Biologics are still the hot commodity in the drug industry. Observers call large-molecule drugs the therapies of the future, and these medicines’ complexity makes them difficult for would-be follow-on manufacturers to create. Big Pharma companies that have not yet acquired biopharmaceuticals firms are considering doing so to bolster their pipelines and profits. But not all biologics companies are living large, as data from Ernst & Young remind us.
Only 40 of the more than 270 publicly traded large-molecule companies are profitable, and the rest must rely on venture capital. Companies without products on the market are having a tougher time attracting funding these days. Up-front payments have decreased about 55% in the past five years, according to Ernst & Young. Money is increasingly contingent on achieving drug-development goals. This strategy might help investors get returns more easily, but it could discourage the kind of risk-taking research that produces real innovation. Indeed, it’s becoming less important for companies to have scientific expertise and more important for them to have “market awareness,” Glen Giovannetti of Ernst & Young’s global biotech unit told Bloomberg.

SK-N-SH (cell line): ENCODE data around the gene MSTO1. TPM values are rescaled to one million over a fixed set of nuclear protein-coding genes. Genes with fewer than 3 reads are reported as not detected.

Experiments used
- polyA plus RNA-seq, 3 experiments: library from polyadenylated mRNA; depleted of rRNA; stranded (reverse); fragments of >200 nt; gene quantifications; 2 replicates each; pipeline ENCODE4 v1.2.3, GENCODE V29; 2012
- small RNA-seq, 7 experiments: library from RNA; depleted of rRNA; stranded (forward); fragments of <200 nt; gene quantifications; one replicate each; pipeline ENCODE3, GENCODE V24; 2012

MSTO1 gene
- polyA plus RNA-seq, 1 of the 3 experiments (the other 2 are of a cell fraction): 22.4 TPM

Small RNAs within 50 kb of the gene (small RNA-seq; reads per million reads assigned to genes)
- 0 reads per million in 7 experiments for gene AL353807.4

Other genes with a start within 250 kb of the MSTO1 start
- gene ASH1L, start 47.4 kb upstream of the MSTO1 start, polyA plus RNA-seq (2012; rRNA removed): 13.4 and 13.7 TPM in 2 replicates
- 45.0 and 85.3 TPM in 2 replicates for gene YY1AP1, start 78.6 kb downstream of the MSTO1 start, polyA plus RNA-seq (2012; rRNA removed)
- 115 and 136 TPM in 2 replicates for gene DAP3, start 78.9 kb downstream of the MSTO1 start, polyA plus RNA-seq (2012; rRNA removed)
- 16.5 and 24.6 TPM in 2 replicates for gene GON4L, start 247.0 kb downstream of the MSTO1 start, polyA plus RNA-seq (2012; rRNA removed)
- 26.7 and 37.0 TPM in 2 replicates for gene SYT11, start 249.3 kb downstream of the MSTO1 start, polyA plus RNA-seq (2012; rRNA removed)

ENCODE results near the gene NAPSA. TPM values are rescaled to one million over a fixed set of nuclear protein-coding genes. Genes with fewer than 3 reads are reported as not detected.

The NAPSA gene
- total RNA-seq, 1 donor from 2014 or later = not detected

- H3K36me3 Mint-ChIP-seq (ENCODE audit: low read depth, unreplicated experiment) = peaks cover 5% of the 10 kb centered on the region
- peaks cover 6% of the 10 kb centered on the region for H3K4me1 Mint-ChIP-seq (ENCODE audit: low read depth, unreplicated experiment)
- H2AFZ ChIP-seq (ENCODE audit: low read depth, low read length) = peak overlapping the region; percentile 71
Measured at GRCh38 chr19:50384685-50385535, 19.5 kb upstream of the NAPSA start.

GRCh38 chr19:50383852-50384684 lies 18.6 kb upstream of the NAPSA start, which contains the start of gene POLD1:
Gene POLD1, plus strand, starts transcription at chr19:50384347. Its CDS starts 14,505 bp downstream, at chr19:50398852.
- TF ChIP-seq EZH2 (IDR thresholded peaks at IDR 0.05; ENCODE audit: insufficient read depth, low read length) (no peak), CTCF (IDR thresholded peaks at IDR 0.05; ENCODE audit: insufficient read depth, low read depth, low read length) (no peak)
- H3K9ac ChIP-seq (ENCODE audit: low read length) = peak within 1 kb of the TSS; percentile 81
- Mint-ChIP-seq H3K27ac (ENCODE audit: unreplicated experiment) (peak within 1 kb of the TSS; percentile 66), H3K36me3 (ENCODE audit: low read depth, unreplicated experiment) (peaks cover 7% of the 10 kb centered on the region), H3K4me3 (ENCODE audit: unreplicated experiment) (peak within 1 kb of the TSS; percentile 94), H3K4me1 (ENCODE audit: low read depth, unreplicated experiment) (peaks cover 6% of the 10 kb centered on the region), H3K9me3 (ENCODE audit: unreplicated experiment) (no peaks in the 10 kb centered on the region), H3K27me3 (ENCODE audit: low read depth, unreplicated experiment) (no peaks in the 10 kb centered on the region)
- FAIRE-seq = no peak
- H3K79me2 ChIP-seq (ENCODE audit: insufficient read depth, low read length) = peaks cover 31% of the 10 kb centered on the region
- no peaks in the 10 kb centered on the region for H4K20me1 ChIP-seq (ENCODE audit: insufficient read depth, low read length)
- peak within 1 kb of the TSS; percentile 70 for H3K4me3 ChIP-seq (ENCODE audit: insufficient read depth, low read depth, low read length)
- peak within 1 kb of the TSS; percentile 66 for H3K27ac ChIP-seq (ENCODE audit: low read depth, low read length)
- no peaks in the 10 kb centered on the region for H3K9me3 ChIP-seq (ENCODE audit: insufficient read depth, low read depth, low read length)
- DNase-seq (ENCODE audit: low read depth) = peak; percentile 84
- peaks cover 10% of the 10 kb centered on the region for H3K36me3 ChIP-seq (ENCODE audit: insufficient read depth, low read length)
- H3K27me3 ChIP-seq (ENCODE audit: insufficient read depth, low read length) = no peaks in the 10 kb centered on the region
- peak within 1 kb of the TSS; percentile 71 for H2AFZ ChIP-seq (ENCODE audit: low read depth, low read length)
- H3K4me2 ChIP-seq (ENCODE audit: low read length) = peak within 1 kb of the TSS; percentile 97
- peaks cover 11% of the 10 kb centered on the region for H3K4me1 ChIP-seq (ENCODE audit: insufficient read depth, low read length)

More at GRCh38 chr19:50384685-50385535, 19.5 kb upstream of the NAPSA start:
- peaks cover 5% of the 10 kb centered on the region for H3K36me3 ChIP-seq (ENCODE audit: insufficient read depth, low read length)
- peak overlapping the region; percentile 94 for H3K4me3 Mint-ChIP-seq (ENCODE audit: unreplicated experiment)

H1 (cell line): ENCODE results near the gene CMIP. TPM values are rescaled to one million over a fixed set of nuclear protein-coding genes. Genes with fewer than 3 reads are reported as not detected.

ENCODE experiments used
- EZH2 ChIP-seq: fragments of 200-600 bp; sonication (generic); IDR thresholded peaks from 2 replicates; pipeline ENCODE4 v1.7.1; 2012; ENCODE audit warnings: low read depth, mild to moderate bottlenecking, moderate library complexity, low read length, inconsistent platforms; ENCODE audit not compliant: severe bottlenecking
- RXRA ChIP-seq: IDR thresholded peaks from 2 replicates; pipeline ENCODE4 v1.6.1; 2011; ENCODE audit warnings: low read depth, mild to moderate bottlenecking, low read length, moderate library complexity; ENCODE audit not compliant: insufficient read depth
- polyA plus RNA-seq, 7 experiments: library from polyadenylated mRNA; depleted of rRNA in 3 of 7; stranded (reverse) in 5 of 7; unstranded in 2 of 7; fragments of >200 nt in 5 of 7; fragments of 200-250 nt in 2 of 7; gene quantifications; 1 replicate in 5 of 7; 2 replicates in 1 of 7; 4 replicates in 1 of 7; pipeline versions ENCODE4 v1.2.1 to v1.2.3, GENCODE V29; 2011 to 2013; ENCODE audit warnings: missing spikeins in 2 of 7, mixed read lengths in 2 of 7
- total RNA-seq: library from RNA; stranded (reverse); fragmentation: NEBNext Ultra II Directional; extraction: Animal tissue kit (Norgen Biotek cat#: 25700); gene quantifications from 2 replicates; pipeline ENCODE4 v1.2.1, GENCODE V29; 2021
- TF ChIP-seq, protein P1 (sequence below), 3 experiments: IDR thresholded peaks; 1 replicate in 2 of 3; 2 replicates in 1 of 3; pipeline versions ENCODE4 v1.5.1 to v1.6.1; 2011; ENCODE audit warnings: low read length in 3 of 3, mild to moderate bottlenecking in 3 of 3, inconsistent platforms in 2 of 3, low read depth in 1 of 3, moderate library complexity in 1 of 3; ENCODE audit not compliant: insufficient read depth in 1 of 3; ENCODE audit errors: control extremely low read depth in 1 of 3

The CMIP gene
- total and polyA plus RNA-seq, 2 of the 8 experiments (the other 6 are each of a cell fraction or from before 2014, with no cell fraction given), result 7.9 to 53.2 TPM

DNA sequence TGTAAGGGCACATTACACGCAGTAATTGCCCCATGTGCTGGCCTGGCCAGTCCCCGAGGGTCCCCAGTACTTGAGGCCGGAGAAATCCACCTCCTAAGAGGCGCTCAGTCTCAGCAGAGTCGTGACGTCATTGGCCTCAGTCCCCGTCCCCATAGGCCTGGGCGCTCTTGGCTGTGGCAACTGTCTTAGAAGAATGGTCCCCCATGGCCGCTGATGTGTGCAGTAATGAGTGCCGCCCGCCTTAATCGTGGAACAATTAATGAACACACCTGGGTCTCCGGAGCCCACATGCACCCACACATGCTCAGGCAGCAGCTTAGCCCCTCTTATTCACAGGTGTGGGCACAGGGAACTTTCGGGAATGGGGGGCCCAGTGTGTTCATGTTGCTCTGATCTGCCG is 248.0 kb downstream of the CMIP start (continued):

Investors’ reluctance to fund early-stage biologics firms has hurt the latter’s research and development (R&D) budgets. Companies without products on the market had to decrease research spending by 1% in 2010, according to Ernst & Young. Small biopharmaceutical companies are thus cutting their research budgets just as many traditional pharmaceutical firms are doing. It seems to me that this continuing trend could become a vicious cycle in which small biologics companies keep spending less on research, which in turn prevents them from discovering potentially marketable products that could keep them afloat.
Biopharmaceutical companies do seem to be more innovative than traditional pharmaceutical companies. But it looks like the large-molecule playing field could shrink over time as big companies get bigger and small companies fail. This shift would mirror the evolution of the small-molecule industry. Likewise, market pressures are already making it harder for early-stage large-molecule firms to get R&D funding—and encouraging a conservative approach to research. If the biopharmaceutical innovation engine eventually runs out of gas, what will the drug industry do?